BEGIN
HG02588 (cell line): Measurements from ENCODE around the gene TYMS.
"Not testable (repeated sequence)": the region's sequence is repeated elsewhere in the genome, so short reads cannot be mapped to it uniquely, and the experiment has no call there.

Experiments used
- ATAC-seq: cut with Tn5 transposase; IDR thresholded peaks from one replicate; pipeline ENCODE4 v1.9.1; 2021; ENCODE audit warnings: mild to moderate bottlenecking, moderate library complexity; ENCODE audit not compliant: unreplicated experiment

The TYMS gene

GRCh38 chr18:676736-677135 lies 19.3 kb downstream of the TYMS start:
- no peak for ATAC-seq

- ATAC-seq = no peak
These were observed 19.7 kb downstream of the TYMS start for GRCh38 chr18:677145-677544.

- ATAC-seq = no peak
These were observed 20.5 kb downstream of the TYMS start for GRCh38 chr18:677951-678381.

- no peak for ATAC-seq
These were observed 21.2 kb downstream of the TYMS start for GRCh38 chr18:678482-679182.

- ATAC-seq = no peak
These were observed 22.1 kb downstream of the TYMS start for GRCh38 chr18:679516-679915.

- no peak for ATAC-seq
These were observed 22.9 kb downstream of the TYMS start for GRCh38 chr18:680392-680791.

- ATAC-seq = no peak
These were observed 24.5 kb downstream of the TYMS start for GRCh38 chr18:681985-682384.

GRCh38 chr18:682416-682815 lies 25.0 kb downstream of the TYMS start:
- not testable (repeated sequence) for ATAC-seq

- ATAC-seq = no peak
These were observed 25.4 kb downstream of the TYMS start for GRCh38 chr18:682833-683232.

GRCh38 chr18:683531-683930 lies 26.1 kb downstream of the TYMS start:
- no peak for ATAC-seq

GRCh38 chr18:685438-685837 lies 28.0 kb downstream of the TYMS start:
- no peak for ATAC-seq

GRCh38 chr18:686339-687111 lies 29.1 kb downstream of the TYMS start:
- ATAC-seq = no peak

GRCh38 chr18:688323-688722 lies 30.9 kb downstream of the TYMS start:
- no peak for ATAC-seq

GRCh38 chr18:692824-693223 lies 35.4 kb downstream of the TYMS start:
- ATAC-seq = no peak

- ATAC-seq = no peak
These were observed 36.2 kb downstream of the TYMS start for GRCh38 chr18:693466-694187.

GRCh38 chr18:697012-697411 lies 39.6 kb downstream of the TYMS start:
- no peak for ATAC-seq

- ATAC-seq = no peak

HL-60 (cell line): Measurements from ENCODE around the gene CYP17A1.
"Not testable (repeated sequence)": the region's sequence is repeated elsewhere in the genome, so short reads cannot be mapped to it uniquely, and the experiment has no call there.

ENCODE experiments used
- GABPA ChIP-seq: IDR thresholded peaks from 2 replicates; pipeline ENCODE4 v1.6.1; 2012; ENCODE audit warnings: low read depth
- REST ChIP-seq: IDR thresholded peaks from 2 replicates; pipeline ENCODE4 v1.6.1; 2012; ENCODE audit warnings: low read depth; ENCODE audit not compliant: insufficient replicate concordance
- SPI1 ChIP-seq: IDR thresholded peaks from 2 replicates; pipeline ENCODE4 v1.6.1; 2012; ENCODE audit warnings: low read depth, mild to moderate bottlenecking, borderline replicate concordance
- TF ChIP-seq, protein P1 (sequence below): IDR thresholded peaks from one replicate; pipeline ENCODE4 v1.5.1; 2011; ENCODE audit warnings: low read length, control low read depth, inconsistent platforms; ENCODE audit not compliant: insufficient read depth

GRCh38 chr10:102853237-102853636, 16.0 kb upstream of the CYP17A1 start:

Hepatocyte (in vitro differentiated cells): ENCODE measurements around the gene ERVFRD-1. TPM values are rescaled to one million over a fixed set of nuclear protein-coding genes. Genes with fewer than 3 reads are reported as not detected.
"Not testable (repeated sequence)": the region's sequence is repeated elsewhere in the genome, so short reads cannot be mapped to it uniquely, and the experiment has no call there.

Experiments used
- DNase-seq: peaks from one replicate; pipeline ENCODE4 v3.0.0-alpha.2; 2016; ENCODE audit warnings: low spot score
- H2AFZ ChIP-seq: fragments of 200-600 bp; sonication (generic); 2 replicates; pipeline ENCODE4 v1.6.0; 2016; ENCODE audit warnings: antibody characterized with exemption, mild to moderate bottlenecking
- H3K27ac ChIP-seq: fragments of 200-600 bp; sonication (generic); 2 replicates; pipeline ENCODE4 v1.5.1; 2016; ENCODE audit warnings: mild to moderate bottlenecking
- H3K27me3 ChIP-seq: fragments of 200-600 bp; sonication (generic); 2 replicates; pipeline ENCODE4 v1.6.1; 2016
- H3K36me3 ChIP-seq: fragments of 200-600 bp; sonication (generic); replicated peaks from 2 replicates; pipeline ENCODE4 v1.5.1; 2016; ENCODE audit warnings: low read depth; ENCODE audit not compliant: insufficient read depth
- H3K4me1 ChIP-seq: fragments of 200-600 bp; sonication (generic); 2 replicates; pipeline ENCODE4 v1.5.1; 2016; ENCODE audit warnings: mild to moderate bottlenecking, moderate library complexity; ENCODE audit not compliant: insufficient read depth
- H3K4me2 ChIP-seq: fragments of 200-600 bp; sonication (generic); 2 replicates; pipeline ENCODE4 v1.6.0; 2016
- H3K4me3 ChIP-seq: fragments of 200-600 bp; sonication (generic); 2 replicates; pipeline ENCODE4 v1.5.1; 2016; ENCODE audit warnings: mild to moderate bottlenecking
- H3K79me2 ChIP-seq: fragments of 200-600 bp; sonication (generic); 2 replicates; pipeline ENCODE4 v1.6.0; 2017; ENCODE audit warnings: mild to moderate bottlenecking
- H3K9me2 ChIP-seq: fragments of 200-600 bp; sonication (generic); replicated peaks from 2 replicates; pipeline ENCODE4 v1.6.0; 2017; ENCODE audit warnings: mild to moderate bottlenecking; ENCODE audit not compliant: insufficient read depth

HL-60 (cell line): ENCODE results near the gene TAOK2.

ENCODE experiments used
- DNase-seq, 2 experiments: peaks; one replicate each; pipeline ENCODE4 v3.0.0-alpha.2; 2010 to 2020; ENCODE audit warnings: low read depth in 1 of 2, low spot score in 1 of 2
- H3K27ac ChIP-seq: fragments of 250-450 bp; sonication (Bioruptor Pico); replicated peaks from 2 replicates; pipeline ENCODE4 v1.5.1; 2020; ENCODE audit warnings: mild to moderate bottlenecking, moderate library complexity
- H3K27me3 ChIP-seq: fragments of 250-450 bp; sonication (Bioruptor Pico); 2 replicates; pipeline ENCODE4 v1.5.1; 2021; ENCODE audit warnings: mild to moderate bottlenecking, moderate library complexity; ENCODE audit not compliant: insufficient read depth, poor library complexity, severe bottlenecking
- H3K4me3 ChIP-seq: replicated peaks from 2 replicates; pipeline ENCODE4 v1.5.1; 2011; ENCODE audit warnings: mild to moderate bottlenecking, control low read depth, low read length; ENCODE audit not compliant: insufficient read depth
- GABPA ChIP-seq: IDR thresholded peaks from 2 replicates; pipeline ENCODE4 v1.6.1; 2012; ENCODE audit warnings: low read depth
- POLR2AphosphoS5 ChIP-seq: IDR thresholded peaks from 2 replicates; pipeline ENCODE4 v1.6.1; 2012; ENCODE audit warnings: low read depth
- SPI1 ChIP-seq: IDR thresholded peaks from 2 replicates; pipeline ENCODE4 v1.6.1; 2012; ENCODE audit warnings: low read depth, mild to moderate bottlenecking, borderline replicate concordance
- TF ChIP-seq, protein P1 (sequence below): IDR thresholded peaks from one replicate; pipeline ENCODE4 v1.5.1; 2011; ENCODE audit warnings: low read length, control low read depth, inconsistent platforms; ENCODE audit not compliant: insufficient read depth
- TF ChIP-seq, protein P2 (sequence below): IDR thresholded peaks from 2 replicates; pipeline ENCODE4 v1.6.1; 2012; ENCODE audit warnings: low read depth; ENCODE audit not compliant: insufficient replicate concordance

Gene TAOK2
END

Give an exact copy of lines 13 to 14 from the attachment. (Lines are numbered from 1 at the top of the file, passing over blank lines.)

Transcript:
These were observed 21.2 kb downstream of the TYMS start for GRCh38 chr18:678482-679182.

- ATAC-seq = no peak